Some documentation may be required for an OCR audit, like policies and procedures, written and electronic communications, and actions requiring a written or typed record. However, it’s best to record as much of your HIPAA compliance process as possible to recognize and mitigate security gaps quickly.
8. Report security incidents immediately
If your organization experiences a security incident, you are required to submit a breach report form to the Secretary of Health and Human Services within 60 days of discovering the breach. Following the Breach Notification Rule, the company must also notify all individuals whose PHI it exposed within the same period. For breaches affecting over 500 people, you must also notify local media.
Reporting a breach will prompt an investigation by OCR. Conduct your own investigation into HIPAA violations and document what you find. Combined with OCR’s investigation, this can help you close security gaps and restore your organization’s HIPAA compliance.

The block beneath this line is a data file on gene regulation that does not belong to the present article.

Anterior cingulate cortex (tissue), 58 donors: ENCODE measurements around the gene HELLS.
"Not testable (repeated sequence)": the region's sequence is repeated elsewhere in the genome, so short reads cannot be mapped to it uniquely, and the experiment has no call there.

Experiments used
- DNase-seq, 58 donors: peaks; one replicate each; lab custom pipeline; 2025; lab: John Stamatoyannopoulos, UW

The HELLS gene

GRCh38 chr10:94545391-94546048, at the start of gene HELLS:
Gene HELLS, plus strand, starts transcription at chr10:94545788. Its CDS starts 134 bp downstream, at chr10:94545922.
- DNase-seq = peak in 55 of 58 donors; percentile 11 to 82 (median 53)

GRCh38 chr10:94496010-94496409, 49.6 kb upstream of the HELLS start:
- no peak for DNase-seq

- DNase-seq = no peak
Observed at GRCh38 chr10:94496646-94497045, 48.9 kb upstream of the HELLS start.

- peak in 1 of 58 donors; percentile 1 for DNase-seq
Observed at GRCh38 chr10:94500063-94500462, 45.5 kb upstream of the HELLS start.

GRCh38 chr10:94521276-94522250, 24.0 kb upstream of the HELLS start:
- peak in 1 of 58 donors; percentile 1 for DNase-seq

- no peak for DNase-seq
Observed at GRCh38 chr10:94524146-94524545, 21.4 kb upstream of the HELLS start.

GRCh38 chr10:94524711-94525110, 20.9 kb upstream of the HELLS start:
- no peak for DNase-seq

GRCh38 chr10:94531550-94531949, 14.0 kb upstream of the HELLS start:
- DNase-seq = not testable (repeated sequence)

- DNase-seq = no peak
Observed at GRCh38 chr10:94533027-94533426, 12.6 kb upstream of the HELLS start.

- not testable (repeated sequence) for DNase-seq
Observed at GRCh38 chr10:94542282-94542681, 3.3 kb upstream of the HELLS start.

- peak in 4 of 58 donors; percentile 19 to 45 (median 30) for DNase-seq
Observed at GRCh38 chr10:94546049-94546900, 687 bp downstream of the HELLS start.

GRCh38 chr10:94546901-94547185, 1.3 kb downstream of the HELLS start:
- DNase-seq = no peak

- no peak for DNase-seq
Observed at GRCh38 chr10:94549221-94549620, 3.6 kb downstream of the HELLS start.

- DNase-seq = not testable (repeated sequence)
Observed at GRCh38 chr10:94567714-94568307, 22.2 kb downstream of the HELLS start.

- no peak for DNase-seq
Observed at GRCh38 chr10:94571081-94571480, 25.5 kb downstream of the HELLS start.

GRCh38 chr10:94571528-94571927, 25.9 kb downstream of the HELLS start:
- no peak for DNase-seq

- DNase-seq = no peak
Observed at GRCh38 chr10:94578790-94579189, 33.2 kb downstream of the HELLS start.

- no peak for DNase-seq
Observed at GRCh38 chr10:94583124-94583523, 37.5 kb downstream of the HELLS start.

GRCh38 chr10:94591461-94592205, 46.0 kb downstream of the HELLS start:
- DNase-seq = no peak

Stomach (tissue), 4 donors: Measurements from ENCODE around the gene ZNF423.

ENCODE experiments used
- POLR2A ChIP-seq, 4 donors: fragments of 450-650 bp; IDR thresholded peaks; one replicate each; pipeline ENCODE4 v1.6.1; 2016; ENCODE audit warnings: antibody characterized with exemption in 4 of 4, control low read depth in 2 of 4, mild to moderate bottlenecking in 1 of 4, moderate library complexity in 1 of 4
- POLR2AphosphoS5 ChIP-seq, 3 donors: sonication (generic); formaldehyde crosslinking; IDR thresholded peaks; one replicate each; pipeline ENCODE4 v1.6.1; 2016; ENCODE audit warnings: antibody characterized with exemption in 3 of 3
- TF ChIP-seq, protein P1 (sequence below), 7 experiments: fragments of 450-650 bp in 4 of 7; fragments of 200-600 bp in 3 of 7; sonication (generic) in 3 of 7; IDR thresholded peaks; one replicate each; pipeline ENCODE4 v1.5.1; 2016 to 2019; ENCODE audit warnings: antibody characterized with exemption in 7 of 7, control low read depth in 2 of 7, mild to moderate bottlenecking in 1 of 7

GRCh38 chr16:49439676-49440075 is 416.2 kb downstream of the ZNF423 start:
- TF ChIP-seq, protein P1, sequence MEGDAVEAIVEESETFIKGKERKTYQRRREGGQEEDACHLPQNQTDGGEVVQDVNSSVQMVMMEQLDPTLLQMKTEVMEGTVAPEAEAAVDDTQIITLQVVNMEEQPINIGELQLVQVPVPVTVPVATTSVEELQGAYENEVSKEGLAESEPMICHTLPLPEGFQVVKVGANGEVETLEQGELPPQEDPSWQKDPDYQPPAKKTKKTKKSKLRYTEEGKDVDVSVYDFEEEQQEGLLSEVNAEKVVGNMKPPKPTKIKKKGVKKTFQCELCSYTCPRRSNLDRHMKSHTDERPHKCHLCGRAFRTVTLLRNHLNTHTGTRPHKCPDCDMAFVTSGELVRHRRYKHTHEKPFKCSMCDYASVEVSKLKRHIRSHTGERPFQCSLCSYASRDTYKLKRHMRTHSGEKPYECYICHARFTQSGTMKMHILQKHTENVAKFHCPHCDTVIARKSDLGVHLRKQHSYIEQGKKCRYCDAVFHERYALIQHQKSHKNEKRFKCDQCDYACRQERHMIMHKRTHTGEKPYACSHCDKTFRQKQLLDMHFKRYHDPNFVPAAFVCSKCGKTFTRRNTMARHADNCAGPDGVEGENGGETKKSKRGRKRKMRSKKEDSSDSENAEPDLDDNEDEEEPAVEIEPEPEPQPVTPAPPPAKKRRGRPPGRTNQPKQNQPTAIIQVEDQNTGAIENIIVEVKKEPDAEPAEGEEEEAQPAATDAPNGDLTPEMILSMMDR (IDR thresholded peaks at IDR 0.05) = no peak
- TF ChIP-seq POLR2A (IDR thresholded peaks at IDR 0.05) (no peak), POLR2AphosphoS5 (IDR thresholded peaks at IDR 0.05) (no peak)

HIPAA Compliance Implementation Tips
Implementing all the changes necessary to become HIPAA compliant can be time-consuming and costly. However, there are a few easy ways that you can improve your security operations while you pursue HIPAA compliance, like:
- Prioritizing training to reduce risky employee behavior
- Reviewing access logs to understand how, when, and why users are accessing PHI
- Conducting unannounced facility walkthroughs to see if procedures are followed and physical documents are secure
- Storing ePHI backups securely offsite
- Using Administrative Simplification standards to streamline electronic communications and transactions
- Dictating higher security standards within your business associate agreements
HIPAA Compliance Checklist FAQ
What is a HIPAA compliance checklist?